So this is a recipe for A. who loves whiskey and ice cream.

Vanilla Ice Cream with Chocolate-Whiskey Sauce

serves aprox 8 people
5 ounces good quality dark chocolate
1/2 cup milk
2 tablespoons sugar
3 tablespoons heavy cream
2 tablespoons whiskey
Vanilla ice cream


Melt chocolate in a double boiler. Set aside. In a medium saucepan, whisk together milk and sugar. Bring milk to a steady simmer, stirring until sugar has dissolved. Whisk in chocolate until smooth. Whisk in cream.

Let mixture come to room temperature, then mix in whiskey. Pour over vanilla ice cream


It’s a hot summer night in Brooklyn. The smell of basil and flours wafts up from the garden, making K’s patio feel like paradise. We’ve had many courses of delicious food. The loafs of crusty French baguettes, which were at first cut into proper slices, are now simply being passed around so hunks can be torn off and dipped in the olive oil and juices that have pooled in the plate that once held a line of caprese salad. We talk a little more to digest, and then it’s time for dessert. K. disappears into the kitchen, returning with bowls of vanilla ice cream drizzled with whiskey. Ok, drowned in whiskey. And no, I didn’t forget to say sauce. I was surprised, not in the least because K. was at the time a strong believer in the merits of a good tequila. Whiskey, I thought. Here you are again.

You see, the more that I paid attention, the more I realized just how many people were indulging in this classic spirit. Another friend, M., makes my whiskey drinking practices look like the stuff of pansies. She has been known to partake in Whiskey Slaps, a game that she claims, in all seriousness, is fun. It goes as such: Sit in a circle with your friends, or, it seems to me, secret nemeses. One person takes a sip of whiskey then slaps the person next to them. The bottle, and the slap, is passed. I would believe that there is a certain amusement to this game that I’ve never been brave enough to try, but I will also say that M. is the kind of gal I want by my side if the world ever devolves into something resembling the last scene of Gangs of New York.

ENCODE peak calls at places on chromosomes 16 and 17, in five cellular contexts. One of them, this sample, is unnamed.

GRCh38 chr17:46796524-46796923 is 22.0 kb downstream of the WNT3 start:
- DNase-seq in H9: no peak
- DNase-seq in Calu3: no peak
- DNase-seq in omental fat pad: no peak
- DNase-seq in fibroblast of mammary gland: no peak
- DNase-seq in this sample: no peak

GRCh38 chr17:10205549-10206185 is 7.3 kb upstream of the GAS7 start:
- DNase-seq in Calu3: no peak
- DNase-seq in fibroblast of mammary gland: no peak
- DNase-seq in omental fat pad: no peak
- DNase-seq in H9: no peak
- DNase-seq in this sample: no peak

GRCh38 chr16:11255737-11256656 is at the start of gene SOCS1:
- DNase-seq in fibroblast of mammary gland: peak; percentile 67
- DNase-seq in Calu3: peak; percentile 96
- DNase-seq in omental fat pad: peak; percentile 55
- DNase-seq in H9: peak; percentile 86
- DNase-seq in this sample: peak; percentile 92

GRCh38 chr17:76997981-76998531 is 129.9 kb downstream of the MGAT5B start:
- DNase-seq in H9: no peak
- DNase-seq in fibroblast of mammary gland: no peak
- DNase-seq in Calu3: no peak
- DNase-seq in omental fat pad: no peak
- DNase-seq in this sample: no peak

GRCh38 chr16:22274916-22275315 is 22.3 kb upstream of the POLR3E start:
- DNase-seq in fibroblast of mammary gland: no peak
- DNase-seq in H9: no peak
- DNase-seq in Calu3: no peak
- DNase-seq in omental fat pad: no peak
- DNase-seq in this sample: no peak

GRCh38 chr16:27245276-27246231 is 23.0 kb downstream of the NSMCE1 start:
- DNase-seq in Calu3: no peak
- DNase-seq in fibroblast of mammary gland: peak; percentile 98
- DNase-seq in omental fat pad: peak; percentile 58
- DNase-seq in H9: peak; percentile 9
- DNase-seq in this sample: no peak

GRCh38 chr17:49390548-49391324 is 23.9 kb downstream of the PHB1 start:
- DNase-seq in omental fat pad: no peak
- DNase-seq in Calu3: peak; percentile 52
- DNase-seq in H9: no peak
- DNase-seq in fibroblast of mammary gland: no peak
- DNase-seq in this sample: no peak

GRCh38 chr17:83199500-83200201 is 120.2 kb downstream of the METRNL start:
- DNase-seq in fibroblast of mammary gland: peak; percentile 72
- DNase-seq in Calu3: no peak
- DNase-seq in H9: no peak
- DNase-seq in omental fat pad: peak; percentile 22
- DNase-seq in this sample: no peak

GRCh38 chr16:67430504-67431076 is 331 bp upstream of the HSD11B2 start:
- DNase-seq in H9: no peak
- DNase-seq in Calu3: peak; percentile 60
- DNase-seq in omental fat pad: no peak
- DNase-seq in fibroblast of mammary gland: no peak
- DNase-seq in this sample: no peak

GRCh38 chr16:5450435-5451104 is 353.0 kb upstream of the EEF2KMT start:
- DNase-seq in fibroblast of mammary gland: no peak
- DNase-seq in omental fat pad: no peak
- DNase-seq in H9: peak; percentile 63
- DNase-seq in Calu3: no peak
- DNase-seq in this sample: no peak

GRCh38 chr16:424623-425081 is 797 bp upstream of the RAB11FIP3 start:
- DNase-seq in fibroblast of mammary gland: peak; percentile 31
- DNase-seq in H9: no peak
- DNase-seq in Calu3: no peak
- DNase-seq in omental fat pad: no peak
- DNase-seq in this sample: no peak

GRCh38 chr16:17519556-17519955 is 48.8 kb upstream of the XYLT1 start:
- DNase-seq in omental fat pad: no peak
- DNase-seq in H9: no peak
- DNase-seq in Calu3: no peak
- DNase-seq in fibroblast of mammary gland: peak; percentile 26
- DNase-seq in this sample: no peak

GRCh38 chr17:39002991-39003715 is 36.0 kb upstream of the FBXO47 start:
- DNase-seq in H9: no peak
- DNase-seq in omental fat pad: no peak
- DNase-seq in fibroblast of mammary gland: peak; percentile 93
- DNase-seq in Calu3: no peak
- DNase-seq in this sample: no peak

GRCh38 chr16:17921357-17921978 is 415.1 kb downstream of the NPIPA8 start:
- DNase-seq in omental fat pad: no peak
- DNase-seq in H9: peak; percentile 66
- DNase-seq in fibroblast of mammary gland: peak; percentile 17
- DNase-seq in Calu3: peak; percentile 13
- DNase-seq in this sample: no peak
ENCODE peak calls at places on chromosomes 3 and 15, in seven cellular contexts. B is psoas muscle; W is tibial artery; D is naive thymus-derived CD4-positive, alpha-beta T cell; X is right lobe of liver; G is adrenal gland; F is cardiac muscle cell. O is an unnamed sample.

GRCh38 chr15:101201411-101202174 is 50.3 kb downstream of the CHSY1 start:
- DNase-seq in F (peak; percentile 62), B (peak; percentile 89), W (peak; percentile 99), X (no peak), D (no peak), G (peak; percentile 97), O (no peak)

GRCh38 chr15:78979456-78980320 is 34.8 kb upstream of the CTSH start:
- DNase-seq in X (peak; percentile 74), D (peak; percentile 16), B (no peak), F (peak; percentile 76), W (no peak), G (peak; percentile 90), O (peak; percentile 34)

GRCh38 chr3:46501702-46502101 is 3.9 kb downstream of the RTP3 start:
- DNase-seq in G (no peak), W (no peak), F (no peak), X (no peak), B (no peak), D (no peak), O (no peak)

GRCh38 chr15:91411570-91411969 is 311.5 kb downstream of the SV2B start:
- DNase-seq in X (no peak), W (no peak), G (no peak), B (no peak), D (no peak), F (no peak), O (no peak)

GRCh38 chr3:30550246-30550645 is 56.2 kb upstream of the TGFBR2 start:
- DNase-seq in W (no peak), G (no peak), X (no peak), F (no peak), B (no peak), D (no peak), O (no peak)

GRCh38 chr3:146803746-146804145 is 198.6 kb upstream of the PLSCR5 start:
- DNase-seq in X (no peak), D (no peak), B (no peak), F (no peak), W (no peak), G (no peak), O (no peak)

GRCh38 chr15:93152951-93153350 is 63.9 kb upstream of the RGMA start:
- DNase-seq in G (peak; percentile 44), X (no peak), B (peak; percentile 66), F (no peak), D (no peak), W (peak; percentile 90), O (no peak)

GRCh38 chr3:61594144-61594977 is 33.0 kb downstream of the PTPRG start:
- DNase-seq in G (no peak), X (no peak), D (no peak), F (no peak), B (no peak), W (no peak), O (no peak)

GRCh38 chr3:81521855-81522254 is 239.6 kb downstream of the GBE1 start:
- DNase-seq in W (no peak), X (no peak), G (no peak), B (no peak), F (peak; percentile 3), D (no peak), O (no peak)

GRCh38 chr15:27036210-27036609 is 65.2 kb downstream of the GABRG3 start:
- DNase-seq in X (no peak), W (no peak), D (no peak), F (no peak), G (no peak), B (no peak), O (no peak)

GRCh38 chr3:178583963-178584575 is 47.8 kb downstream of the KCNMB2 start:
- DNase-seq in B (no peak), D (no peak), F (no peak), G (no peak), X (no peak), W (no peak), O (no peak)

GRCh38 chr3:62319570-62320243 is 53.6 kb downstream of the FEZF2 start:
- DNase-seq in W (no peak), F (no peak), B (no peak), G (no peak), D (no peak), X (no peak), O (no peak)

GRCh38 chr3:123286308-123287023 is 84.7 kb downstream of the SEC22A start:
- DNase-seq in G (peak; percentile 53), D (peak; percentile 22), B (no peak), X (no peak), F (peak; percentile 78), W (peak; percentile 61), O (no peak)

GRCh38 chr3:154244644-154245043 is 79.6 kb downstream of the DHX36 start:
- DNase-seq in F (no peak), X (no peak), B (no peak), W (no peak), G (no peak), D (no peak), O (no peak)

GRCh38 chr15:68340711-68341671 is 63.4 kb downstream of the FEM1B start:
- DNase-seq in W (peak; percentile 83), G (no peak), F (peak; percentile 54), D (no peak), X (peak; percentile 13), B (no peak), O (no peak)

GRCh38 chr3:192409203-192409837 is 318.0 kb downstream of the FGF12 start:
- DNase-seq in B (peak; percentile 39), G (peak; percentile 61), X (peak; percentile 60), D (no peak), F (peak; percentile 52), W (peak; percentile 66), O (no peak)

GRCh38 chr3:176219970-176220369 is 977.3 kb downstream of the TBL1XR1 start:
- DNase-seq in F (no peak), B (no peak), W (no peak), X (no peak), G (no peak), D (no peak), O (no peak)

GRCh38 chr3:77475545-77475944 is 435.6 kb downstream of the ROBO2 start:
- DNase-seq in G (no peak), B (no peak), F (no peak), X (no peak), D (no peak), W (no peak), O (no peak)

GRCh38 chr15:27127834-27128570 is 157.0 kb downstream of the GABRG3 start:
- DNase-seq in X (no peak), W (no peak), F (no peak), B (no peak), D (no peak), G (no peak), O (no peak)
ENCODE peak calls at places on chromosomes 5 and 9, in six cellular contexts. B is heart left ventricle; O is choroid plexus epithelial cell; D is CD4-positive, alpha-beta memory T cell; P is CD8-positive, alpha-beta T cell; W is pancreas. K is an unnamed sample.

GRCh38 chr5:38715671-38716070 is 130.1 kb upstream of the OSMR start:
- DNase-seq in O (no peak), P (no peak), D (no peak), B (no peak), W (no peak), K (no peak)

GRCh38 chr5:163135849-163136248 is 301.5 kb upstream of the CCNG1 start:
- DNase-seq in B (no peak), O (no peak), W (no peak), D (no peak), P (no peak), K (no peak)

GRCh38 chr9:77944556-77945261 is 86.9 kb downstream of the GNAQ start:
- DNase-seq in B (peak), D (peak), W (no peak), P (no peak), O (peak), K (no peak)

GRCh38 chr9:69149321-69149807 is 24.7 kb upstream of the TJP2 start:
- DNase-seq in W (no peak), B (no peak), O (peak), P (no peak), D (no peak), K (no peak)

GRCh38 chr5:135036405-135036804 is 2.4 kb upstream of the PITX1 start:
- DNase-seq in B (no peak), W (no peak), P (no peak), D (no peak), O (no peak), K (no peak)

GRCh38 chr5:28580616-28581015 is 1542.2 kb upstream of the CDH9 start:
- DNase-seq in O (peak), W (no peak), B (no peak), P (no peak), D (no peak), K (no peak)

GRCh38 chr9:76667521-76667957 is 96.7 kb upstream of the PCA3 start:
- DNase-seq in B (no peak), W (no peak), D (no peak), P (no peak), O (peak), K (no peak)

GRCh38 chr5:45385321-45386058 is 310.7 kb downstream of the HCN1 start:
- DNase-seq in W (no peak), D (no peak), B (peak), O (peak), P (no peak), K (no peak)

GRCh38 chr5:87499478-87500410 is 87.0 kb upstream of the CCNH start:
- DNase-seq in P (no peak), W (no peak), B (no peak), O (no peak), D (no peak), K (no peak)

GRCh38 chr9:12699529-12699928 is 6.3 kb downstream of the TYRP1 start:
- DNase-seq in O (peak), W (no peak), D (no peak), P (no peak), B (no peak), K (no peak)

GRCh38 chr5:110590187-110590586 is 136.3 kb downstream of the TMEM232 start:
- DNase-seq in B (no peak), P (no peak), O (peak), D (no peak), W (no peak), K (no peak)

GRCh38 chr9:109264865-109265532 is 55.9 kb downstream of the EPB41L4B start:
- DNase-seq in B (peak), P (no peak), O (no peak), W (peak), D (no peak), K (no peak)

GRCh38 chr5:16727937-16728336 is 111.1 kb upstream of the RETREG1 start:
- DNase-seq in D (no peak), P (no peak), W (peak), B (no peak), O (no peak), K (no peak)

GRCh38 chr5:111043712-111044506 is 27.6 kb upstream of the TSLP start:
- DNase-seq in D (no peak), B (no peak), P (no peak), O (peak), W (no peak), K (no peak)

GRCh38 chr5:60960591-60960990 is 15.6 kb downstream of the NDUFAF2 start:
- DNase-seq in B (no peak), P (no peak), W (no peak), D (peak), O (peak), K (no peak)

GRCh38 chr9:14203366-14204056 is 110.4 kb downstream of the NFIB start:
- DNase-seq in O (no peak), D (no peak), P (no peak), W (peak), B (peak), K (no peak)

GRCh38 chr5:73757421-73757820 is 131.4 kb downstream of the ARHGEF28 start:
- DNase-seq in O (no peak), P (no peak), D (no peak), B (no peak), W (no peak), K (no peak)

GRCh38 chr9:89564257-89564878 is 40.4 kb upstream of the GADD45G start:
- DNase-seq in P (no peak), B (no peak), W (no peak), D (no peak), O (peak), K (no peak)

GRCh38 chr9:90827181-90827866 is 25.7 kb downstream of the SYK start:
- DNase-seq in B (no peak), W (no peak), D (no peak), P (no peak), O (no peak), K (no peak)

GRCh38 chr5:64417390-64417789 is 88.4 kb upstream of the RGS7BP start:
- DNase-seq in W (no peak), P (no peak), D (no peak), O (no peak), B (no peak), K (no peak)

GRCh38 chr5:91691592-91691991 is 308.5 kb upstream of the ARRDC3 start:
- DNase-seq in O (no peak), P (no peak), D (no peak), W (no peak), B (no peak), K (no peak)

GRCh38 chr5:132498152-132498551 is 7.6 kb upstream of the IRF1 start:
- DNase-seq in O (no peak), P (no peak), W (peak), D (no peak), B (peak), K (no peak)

Because they'll inevitably end up mentioned more than once in the course of my eating adventures, you should know that M., L. and K., are what I refer to as my three amazing friends “from home,” meaning I’ve grown up with them and would take a bullet to protect their lovely faces. While L. prefers herself a nice big glass of wine to a tumbler of whiskey, she’s been known to indulge in a nice piece of French toast. So this recipe is for my girls, who love whiskey and brunch.

French Toast With Whiskey Sauce

serves 4
For Sauce:

1 1/2 cups heavy cream
2 teaspoons cornstarch
2 tablespoons cold water
1/2 cup sugar
1/4 cup whiskey

For French Toast:

8 slices bread (preferably a little stale, and preferably challah. But as you’ll see, all I had on hand was sliced white bread. Oh the shame.)
4 eggs
3/4 cup milk
1 tsp vanilla
3 tbsp butter
Powdered sugar

To make sauce:

In a medium saucepan, bring cream to a boil. In a small bowl, mix together the cornstarch and water, then add to the boiling cream, making sure to stir constantly. Reduce the heat to low, add the sugar and the whiskey and stir until sugar has dissolved. Take off heat and set aside.

To make toast:

In a medium, hopefully flatish bowl, whisk together eggs, vanilla, and milk.

Melt butter in a large skillet over medium high heat. Dip each slice of bread in egg mixture and shake off excess.

Put slices of bread in hot pan and cook until golden brown, about 3-5 minutes per side (depending on thickness of bread).

Put 2 slices of toast on each plate, sprinkle with cinnamon, powdered sugar, and drizzle with whiskey sauce and maybe some maple syrup.